Flow in permaculture
If you know the TV programme The Fast Show, you will be familiar with Jesse and his sayings “This week I have been mostly …” I am looking a bit like Jesse at the moment because I really need my hair cutting and we have very strong winds so
This week I have been mostly looking at flow and pattern!
We have already covered the flow pattern called succession and are now concentrating on the flow of energy in wind, water and I am also going to include people in this because they are relevant to my site. The main focus of our work has been what happens when the flow meets an object – how it moves around it and how that differs depending on the speed or velocity of the flow and applying that to our patch of land.
Because my patch of land is right by the sea, flow has had a very obvious impact on it, creating the dunes in the first place but wind, water and people continue to shape it. It starts at the eastern end at the entrance/exit to a temporary car park which is necessary for the influx of visitors in the summer. The beach, however, is the other side of the road so most people that come out of the carpark need to cross the road and the quickest way to do so is walk up the patch of land to get to the edge of the road. These shortcuts, known as desire lines, usually show designers where they have got things wrong! They are the paths or flows of least resistance and the land can become quite eroded depending on the number of feet that pass by on them. The path also doesn’t go straight up or down but comes in at an angle.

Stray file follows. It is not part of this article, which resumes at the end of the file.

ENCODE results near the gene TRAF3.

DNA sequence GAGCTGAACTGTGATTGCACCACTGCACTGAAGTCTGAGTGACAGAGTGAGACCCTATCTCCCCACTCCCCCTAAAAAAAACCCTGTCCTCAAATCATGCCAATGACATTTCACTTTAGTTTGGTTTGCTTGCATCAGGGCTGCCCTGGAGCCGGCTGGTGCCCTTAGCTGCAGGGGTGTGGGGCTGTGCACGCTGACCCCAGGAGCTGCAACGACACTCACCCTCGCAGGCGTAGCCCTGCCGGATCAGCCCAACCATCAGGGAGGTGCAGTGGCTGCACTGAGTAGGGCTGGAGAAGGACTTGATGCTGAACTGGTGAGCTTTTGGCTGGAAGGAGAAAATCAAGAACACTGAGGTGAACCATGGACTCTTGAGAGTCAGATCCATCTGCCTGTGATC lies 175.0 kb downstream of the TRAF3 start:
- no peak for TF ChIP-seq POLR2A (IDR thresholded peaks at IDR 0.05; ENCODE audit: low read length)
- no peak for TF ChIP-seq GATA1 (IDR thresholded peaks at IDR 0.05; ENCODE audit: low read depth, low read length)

It would be quite possible to build a set of steps here that flare out at the bottom, mirroring the erosion but would what happened in this picture happen because we know it is just quicker to walk up. Actually, in this instance I would formalise that path as well so that people have a choice about which to use.
In fact, desire paths are so common, and in some instances so fascinating, that Reddit users document them.
I have talked about the wind and the impact it has on this patch of land and some of its edges before but this patch has one difficult, solid edge where a wall and pavement meet. In a southerly blow, the sand hits the wall and drops to the base where one of the road sweepers that keep the beach area looking neat and tidy sweeps up the sand and puts it in his cart to empty it else where I am presuming. I have often wondered what would happen if they didn’t. Would that paved area fill up eventually and join up with the dune/land at the same level?
Contrary to most edges, I think this is one of those edges that does not increase yield or create a third space that is richer than either side of it.
Are there any lines or paths of desire on walks you do?